Scott Bradfield

Bugsy Siegel — the gangster straight out of a Hollywood movie

When he wasn’t partying with film stars in Beverly Hills, Siegel was murdering gangland rivals and ordering the deaths of hundreds more, says Michael Schnayerson

Anyone who knew Benjamin Siegel learnt never to call him Bugsy to his face. Credit: Alamy

Benjamin ‘Bugsy’ Siegel was about as meta-gangsterish as a real life gangster could get. Born in the slums of Manhattan’s Lower East Side in 1906, he was still a teenager when he teamed up with Meyer Lansky to become a successful bootlegger and mob enforcer. But when Mayor La Guardia came along in the early 1930s to clean up New York’s underworld, Siegel moved to California, and began dressing the way film adaptations of gangsters were supposed to. He befriended actors who played characters like him, and even filmed a couple of test scenes of himself playing a gangster who was based on a gangster like him. (The studios feared him too much to hire him. After all, who was going to shout ‘Cut!’ at Bugsy Siegel?) As if that didn’t get ontologically confusing enough, his life was eventually adapted into the great Warren Beatty vehicle Bugsy (1991), in which a gangster watches himself play a gangster while getting gunned down by gangsters..

This latest, punchiest and most compact biography of Siegel arrives in the Yale ‘Jewish Lives’ series, written by Michael Shnayerson, a longtime contributor to Vanity Fair. It is also, says the author, the first book in the series to deal with a figure who is much less than admirable. Like many young immigrants who grew up on the Lower East Side during the Depression (his father was a pants-presser in a factory), Siegel was prepared to do anything to get out and stay out — and at the time that usually meant becoming either a gangster or a night club entertainer. Bugsy Siegel didn’t sing like his fellow locals Eddie Cantor or Al Jolson, and he didn’t dance as well as his friend George Raft. So he killed people — and organised their killings. He got his notorious nickname as the result of his eye-popping tantrums — so those who knew him learnt not to call him Bugsy, or he might direct that violent temper at them.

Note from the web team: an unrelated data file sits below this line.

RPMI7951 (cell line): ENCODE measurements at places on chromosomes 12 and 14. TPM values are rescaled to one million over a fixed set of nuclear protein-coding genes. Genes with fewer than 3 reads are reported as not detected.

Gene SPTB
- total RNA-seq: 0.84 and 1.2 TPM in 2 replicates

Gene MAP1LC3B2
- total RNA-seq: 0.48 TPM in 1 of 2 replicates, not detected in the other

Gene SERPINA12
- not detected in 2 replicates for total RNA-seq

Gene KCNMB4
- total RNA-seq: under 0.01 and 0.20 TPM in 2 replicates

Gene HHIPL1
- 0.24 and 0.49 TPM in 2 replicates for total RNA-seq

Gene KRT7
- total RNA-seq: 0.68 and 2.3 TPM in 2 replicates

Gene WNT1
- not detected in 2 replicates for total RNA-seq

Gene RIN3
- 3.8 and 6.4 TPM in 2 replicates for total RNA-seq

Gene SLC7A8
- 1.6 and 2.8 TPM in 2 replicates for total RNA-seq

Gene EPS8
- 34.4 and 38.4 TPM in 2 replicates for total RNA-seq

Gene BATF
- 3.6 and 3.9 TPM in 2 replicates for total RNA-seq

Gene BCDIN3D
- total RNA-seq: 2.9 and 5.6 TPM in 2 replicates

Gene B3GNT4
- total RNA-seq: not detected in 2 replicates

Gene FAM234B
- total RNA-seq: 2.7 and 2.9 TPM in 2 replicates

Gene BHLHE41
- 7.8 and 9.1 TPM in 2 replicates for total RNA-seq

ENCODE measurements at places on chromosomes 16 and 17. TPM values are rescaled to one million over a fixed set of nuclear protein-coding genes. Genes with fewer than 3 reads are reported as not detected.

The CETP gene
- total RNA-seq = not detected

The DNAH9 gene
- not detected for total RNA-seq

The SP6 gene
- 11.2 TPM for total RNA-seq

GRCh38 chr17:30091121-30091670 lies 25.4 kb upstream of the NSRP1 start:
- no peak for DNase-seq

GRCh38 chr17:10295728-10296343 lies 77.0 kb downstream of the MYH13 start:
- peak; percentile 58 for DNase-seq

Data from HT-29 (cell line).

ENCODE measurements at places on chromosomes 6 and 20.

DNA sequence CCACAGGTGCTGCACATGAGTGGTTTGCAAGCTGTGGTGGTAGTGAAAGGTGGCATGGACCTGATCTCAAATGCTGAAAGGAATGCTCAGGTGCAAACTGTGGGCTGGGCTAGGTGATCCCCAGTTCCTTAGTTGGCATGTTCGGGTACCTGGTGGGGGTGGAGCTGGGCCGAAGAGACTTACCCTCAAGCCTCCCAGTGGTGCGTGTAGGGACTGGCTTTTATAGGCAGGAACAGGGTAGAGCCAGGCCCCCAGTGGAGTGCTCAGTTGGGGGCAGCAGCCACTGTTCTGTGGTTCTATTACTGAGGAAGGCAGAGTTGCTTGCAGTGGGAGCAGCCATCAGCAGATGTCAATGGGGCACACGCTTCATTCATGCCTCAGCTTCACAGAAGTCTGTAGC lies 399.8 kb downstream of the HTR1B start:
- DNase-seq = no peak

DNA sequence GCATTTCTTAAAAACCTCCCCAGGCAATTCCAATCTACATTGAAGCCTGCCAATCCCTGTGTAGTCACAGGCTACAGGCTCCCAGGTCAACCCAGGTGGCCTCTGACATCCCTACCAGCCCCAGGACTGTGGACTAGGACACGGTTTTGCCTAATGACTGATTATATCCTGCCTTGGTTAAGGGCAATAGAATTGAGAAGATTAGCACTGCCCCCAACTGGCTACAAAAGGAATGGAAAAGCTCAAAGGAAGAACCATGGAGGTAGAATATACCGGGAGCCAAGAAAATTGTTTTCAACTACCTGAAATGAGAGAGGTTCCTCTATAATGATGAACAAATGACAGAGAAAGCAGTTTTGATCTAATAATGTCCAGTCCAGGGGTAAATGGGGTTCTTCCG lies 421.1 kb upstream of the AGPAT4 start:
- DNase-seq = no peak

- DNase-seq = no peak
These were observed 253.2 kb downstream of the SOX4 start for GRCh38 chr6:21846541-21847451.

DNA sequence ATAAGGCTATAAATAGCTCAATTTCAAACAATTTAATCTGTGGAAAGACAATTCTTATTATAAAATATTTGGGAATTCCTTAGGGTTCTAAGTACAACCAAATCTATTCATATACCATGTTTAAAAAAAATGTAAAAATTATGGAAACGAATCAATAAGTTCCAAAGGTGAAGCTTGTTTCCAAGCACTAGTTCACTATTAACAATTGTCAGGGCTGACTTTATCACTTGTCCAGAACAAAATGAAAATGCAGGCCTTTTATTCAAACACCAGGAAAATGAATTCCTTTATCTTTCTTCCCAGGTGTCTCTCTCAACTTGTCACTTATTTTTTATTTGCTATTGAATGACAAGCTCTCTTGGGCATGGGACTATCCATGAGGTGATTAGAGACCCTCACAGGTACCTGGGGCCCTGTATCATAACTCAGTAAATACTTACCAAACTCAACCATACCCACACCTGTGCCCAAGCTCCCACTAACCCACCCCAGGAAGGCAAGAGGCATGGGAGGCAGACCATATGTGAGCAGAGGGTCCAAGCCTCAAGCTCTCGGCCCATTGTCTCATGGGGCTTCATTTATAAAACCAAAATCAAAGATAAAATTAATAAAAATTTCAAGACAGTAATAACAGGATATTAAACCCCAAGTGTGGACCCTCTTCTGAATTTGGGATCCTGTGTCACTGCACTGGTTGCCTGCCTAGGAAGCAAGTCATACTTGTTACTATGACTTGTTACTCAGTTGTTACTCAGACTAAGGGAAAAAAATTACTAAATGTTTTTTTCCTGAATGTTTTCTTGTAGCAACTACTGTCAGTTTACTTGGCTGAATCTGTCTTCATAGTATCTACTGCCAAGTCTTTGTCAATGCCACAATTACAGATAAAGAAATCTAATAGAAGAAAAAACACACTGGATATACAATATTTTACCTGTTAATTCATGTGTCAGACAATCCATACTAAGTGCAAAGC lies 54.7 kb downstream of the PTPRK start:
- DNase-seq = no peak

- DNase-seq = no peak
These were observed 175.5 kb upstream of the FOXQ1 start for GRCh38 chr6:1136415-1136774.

In gangster parlance, Bugsy was ‘a cowboy’ – that is, someone who has to be in on the kill in person

As Malcolm Gladwell argues (through Shnayerson), men such as Bugsy weren’t ‘rebelling’ against society but rather using the only talents at their disposal in ‘an attempt to join in’; and join in Bugsy definitely did.

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